Taylor [low voice]: “Shush! There’s folks comin’!”

Walking through the night are five men. Four of them are wearing blue guard shirts under ballistic vests and one is wearing camouflage clothing under a similar vest. All of them have individual caps, various weapons, ammunition and two of them are wearing several other pieces of tacticool flair. As they get closer, one of them addresses Anderson and Taylor.

Guard Cardillo: “Hey, there! Who are you and what is going on?”
Taylor: “Homeland Security. Y’all from them towers?”
Cardillo: “Yeah! We got called back, told to stand down, and they say the boats and helicopters circling here are Coast Guard!”
Taylor: “They ain’t foolin’ ya. Turn in all y’all’s weapons in the barracks an’ Agent O’Toole and Mr. Townsend up in the main buildings is gonna explain everything. Y’all five, is that ever’body that were up there?”
Cardillo: “Yeah, yeah.”

Taylor looks over the other four, who confirm Cardillo’s claim that only five men remained in the observation towers and they all obeyed the command to stand down. Dr. Anderson smiles and pats Taylor’s shoulder gently as the five men walk off for the barracks.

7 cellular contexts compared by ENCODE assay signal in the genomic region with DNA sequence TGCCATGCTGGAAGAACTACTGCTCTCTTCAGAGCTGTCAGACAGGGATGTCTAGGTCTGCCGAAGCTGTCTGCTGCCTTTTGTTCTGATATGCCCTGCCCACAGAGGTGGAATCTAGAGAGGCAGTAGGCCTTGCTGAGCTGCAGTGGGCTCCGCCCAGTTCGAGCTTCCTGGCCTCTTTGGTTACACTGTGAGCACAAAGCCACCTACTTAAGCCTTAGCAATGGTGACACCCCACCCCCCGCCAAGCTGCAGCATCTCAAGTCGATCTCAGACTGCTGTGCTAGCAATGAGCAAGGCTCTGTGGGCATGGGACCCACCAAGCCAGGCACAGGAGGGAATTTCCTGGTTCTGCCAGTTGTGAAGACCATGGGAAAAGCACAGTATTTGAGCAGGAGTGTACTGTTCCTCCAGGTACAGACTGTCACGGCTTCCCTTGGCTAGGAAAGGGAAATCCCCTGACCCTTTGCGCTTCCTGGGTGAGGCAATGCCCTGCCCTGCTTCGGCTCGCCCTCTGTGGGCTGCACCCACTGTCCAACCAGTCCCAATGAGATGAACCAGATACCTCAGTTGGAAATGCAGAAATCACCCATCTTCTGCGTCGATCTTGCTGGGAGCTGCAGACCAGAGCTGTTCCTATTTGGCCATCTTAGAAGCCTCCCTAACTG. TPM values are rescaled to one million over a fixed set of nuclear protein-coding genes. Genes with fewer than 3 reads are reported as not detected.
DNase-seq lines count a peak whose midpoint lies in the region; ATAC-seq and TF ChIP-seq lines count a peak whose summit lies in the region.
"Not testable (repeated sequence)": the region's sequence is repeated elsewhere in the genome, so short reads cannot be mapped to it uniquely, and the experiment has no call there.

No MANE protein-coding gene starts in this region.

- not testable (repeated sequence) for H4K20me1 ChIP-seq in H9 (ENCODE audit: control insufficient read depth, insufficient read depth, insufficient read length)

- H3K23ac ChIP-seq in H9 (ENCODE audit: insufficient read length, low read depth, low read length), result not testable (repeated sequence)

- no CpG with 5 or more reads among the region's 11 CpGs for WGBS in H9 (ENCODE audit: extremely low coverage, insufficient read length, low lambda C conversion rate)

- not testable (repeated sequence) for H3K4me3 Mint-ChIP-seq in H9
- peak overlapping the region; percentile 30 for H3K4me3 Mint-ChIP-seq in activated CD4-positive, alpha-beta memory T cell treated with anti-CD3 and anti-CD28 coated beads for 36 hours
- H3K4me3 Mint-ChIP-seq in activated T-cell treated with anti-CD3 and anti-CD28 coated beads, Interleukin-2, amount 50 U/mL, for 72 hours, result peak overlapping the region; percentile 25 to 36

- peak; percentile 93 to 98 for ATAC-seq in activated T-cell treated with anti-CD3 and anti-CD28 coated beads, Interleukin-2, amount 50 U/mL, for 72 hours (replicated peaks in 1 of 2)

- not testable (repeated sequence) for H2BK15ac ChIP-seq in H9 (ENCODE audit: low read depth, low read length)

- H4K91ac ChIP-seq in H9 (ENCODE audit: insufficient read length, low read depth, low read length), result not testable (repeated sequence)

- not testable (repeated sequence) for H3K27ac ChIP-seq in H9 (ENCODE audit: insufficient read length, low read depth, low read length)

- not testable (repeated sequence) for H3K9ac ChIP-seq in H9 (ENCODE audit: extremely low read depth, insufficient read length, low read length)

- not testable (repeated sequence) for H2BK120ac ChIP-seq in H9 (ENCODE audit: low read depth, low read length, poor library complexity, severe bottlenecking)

Anderson: “And that is that, my boy. Now all we have to do is wait here for rescue.”
Taylor: “I’ma real sorry, doc, but it ain’t change nothin’. If’n some holdout don’t wanna stand down an’ figures on takin’ some shots at a chopper or a boat, we cain’t jes’ take his buddy’s word that there ain’t nobody up there.”
Anderson: “If anyone is that determined to commit suicide by Coast Guard, why should we risk our lives for them?”
Taylor: “It ain’t like they chose to have their minds all torn to pieces an’ filled with nonsense that’s got them shootin’ at shadows. Please, doc? We kin jes’stroll up the stairs in one o’ them towers an’ then I kin see into the other. We call the Coasties now an’ tell them ‘bout these five an’ that we’s gonna check if’n that’s all.”
Anderson: “And if I say no, am I going to have to restrain you to prevent you from subduing me and going off on your own?”
Taylor: “Well, I ain’t gonna attack ya or nothin’, but if’n you don’t help, I figure I’ma gonna try to make it anyhow.”